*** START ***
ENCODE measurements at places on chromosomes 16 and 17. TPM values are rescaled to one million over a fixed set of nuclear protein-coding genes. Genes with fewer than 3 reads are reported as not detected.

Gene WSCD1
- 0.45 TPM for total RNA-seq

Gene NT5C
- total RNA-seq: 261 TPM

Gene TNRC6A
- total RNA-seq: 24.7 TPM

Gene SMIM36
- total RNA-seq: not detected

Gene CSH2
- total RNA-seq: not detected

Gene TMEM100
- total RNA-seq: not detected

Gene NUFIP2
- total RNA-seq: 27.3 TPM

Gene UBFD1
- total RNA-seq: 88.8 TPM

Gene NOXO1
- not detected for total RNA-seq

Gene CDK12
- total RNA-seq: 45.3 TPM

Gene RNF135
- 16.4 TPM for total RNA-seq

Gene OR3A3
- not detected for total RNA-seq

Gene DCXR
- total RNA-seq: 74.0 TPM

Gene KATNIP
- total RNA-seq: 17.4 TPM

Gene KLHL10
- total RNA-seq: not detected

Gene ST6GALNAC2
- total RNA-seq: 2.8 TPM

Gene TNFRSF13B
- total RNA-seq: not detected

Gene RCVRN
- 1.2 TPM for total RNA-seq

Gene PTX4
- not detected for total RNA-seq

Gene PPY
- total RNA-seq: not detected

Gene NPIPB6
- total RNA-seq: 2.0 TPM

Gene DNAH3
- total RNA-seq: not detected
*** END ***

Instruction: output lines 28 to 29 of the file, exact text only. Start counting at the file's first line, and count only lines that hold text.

Gene KATNIP
- total RNA-seq: 17.4 TPM